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FIN352 Vicentiu Covrig 1 Asset Pricing Theory (chapter 5)

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FIN352 Vicentiu Covrig 2 Capital Asset Pricing Model (CAPM) Elegant theory of the relationship between risk and return - Used for the calculation of cost of equity and required return - Incorporates the risk-return trade off - Very used in practice - Developed by William Sharpe in 1963, who won the Nobel Prize in Economics in 1990

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FIN352 Vicentiu Covrig 3 CAPM Basic Assumptions Investors hold efficient portfolios—higher expected returns involve higher risk. Unlimited borrowing and lending is possible at the risk- free rate. Investors have homogenous expectations. There is a one-period time horizon. Investments are infinitely divisible. No taxes or transaction costs exist. Inflation is fully anticipated. Capital markets are in equilibrium. Examine CAPM as an extension to portfolio theory:

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FIN352 Vicentiu Covrig 6 The Equation of the CML is: Y = b + mX This leads to the Security Market Line (SML)

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FIN352 Vicentiu Covrig 7 SML: risk-return trade-off for individual securities Individual securities have - Unsystematic risk Volatility due to firm-specific events Can be eliminated through diversification Also called firm-specific risk and diversifiable risk - Systematic risk Volatility due to the overall stock market Since this risk cannot be eliminated through diversification, this is often called nondiversifiable risk.

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FIN352 Vicentiu Covrig 9 The equation for the SML leads to the CAPM β is a measure of relative risk β = 1 for the overall market. β = 2 for a security with twice the systematic risk of the overall market, β = 0.5 for a security with one-half the systematic risk of the market.

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FIN352 Vicentiu Covrig 11 Using CAPM Expected Return - If the market is expected to increase 10% and the risk free rate is 5%, what is the expected return of assets with beta=1.5, 0.75, and -0.5? Beta = 1.5; E(R) = 5% + 1.5 (10% - 5%) = 12.5% Beta = 0.75; E(R) = 5% + 0.75 (10% - 5%) = 8.75% Beta = -0.5; E(R) = 5% + -0.5 (10% - 5%) = 2.5%

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FIN352 Vicentiu Covrig 13 CAPM and Portfolios How does adding a stock to an existing portfolio change the risk of the portfolio? - Standard Deviation as risk Correlation of new stock to every other stock - Beta Simple weighted average: Existing portfolio has a beta of 1.1 New stock has a beta of 1.5. The new portfolio would consist of 90% of the old portfolio and 10% of the new stock New portfolio’s beta would be 1.14 (=0.9×1.1 + 0.1×1.5)

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FIN352 Vicentiu Covrig 14 Estimating Beta Need - Risk free rate data - Market portfolio data S&P 500, DJIA, NASDAQ, etc. - Stock return data Interval Daily, monthly, annual, etc. Length One year, five years, ten years, etc. - Use linear regression R=a+b(Rm-Rf)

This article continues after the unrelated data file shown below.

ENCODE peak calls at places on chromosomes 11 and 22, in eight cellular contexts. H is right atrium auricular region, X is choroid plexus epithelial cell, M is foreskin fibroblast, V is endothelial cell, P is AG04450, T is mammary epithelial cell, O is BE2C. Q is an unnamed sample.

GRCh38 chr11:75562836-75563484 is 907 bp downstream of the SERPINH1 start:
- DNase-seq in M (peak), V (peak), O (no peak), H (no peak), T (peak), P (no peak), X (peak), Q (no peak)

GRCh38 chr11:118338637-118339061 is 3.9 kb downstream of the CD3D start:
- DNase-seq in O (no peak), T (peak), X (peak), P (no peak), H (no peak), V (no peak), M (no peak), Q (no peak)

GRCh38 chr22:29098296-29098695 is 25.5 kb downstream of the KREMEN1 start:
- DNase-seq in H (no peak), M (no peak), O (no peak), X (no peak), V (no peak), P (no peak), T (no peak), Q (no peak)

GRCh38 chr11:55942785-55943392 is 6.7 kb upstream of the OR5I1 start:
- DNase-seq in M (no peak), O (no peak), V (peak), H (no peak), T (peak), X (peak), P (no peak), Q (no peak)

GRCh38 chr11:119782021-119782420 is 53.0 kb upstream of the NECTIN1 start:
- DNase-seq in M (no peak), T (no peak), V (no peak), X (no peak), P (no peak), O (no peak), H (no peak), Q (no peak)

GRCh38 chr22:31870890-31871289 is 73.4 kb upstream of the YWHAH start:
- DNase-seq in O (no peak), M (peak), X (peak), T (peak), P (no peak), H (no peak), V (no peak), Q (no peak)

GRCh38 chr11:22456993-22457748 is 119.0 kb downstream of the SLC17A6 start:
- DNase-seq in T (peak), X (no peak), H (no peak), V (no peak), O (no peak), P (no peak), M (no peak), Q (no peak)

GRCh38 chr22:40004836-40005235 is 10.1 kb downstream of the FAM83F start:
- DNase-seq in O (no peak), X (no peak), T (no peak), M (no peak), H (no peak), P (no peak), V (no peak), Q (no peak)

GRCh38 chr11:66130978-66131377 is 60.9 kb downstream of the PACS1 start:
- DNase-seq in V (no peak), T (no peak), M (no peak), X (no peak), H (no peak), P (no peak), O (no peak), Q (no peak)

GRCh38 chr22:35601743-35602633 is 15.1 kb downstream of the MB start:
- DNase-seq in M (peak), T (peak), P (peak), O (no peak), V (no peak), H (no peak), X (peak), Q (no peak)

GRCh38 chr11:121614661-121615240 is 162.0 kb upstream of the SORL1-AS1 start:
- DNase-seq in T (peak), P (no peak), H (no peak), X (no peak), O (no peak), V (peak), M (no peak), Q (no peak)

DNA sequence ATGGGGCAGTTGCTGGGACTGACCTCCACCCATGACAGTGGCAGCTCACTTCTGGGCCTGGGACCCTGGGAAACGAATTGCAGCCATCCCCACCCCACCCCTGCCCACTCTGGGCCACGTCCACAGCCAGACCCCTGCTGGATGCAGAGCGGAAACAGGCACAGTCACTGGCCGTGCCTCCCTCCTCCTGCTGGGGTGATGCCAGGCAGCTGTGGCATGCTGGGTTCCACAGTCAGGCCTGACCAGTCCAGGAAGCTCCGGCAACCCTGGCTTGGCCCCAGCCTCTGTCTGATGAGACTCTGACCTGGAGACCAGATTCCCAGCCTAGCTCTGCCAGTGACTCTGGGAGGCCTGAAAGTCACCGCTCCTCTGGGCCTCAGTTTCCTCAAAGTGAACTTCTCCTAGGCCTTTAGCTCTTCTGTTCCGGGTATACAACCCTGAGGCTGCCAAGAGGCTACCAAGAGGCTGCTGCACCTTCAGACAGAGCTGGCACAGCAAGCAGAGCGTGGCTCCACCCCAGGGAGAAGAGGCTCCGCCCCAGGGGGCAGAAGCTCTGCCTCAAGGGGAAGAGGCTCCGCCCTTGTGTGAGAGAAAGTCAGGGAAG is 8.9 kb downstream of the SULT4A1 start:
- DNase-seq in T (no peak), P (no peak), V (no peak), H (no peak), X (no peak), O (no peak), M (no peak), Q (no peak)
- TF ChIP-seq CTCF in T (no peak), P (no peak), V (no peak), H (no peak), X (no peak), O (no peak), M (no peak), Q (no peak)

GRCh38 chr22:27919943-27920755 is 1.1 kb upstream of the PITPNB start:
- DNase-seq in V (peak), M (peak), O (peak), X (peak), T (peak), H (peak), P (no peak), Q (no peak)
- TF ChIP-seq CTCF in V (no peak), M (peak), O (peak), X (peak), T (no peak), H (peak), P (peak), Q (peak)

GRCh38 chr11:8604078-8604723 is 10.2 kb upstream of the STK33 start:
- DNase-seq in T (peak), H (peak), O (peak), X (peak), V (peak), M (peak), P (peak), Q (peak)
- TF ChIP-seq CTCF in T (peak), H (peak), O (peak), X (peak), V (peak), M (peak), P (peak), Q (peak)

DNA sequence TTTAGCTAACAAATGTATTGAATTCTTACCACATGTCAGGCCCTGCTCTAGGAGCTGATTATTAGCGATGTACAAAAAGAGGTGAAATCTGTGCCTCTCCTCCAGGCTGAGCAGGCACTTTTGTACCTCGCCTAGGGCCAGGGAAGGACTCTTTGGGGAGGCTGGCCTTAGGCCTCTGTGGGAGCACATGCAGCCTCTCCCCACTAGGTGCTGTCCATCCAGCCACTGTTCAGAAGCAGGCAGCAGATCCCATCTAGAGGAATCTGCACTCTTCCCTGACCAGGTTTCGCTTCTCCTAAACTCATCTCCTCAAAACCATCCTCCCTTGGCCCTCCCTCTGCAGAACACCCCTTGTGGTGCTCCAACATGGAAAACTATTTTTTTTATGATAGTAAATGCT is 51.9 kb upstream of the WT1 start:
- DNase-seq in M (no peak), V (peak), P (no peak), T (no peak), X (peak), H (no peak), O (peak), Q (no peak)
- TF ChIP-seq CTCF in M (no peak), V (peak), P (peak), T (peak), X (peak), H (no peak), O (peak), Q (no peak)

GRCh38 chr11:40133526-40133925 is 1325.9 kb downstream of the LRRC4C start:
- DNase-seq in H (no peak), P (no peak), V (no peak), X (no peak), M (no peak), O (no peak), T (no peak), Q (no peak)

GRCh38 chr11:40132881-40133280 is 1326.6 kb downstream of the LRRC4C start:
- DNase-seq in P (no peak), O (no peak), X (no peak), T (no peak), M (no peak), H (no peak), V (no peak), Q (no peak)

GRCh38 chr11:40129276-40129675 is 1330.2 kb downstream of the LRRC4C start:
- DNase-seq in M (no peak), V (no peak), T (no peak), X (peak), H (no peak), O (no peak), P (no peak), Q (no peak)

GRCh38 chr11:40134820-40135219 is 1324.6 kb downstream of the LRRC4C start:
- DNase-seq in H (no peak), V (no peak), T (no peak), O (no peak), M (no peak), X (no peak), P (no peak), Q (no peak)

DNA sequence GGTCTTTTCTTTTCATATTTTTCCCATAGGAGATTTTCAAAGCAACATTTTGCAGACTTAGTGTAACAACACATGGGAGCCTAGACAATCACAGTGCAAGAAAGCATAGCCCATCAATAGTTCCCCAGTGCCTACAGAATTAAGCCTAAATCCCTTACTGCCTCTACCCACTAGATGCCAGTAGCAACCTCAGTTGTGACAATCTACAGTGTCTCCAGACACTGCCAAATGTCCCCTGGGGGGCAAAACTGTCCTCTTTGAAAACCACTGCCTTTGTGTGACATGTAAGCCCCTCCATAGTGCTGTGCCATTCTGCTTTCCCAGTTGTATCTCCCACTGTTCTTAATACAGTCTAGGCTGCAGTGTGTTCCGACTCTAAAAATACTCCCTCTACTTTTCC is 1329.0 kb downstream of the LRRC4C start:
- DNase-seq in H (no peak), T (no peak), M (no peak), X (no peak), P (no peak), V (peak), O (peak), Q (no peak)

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FIN352 Vicentiu Covrig 15 Problems using Beta Which market index? Which time intervals? Time length of data? Non-stationary - Beta estimates of a company change over time. - How useful is the beta you estimate now for thinking about the future? Beta is calculated and sold by specialized companies

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FIN352 Vicentiu Covrig 16 Sharpe Ratio Reward-to-variability measure - Risk premium earned per unit of total risk: - Higher Sharpe ratio is better. - Use as a relative measure. Portfolios are ranked by the Sharpe measure.

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FIN352 Vicentiu Covrig 17 Treynor Ratio Reward-to-volatility measure - Risk premium earned per unit of systematic risk: - Higher Treynor Index is better. - Use as a relative measure.

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FIN352 Vicentiu Covrig 18 Example A pension fund’s average monthly return for the year was 0.9% and the standard deviation was 0.5%. The fund uses an aggressive strategy as indicated by its beta of 1.7. If the market averaged 0.7%, with a standard deviation of 0.3%, how did the pension fund perform relative to the market? The monthly risk free rate was 0.2%. Solution: Compute and compare the Sharpe and Treynor measures of the fund and market. For the pension fund: For the market: Both the Sharpe ratio and the Treynor Index are greater for the market than for the mutual fund. Therefore, the mutual fund under-performed the market.

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FIN352 Vicentiu Covrig 19 Learning objectives Discuss the CAPM assumptions and model; Discuss the CML and SML Discuss the firm specific versus market risk Discuss the concepts of correlation and its relation with diversification Know Alpha and Beta Know how to calculate the require return; portfolio beta Discuss how Beta is estimated and the problems with Beta Discuss and know how to calculate Sharpe and Treynor ratios End of chapter problems 5.1, 5.9, 5.15, 5.16,5.1, 5.19, CFA problems 5.1, 5.3

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